The Way Forward
Recent data released by the Flint Center for Equity Solutions and the Genesee County Health Department show that total cases in Genesee County and Flint have declined for the fifth consecutive week.
“We can’t just look at the data overall, you’ve really got to look month by month to see the progress,” Furr-Holden said.
She added that while efforts to address inequalities certainly played a role in Black people being less affected by COVID, the numbers may also reflect social and political trends as well.
“The strategies that we implemented address the systematic and structural barriers to protection. Whites were less impacted by those systematic and structural barriers. They’re mostly impacted by their personal choices.” Furr-Holden said.
Personal choice, like refusing to wear a mask, might be a reason why COVID-19 cases and deaths among White individuals remain largely unchanged since the pandemic began.
“There have been more cases in the white and suburban populations than among African Americans. I think it has to do with political orientation and people’s willingness to follow basic public health guidelines. … For whatever reason, one political party decided that those things weren’t sensible and reasonable and are shoving it down their acolytes throats,” Sadler said.
More work is still ahead. While cases among Black people in Flint and Michigan are leveling out, other minorities have different structural barriers.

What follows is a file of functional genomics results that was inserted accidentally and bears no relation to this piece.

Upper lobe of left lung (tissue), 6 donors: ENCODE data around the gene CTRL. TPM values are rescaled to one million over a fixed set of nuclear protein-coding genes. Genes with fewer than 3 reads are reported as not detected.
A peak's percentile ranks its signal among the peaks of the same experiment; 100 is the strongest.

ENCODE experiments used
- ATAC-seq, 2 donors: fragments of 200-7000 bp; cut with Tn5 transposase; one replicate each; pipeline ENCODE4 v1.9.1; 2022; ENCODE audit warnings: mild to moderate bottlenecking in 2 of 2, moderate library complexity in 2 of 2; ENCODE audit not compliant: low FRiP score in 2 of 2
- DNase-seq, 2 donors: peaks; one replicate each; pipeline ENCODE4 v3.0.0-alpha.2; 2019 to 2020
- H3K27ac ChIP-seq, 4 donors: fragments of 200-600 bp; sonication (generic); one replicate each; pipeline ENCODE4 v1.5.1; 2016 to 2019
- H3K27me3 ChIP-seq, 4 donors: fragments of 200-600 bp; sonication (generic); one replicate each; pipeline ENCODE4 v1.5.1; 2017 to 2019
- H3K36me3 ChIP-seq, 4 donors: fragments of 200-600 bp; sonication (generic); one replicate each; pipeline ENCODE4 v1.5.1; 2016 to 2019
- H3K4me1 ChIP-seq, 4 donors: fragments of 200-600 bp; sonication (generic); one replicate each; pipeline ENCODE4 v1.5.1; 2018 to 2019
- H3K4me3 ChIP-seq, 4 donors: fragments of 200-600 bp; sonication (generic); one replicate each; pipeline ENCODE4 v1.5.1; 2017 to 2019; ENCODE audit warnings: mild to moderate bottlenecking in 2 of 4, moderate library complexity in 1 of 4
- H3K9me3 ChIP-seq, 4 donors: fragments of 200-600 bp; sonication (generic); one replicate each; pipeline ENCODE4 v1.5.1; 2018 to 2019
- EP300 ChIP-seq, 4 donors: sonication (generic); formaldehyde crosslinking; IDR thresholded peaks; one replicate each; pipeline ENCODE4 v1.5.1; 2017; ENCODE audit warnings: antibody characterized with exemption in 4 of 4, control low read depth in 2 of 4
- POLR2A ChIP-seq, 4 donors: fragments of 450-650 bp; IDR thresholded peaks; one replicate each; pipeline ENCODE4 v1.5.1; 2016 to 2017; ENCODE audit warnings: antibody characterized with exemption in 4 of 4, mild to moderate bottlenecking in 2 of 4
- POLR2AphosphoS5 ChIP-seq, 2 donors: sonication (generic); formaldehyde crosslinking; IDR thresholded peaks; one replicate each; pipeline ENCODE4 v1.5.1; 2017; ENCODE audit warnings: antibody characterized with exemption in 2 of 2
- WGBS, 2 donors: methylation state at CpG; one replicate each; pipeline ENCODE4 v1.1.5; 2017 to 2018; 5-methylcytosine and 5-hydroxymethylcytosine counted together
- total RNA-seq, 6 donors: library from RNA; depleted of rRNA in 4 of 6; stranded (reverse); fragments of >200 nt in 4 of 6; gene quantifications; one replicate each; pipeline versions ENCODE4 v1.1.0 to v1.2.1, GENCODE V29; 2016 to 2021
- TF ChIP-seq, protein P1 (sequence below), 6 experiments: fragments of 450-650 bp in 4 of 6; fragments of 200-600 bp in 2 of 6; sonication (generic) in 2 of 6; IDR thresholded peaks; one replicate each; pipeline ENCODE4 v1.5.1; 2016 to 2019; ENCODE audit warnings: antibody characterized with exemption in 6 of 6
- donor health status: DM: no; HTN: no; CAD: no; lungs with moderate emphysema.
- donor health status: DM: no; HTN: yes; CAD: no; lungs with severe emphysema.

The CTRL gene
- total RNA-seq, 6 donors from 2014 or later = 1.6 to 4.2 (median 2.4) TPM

“We’ve moved the needle a bit on Hispanic disparities. But that wasn’t at the forefront of the efforts, because a lot of the Hispanic and Latinx community factors that contribute to the disparities are a little different…we have a lot of—I hate this word—undocumented people in our community who are members of our communities, but don’t have all of the legal paperwork in place to have their membership ratified,” Furr-Holden said. They are more apprehensive to even show up for testing because they’re afraid that they’re going to potentially at risk for deportation.”
To maintain a downward trend in racial disparities and COVID in Flint, health officials must continue to address every layer of the Swiss cheese pile. And though there is now a vaccination, it’s still only one more layer.
“The vaccine’s not going to solve all the problems, it’s just not. But it is an important layer of protection in an imperfect system,” Furr-Holden said.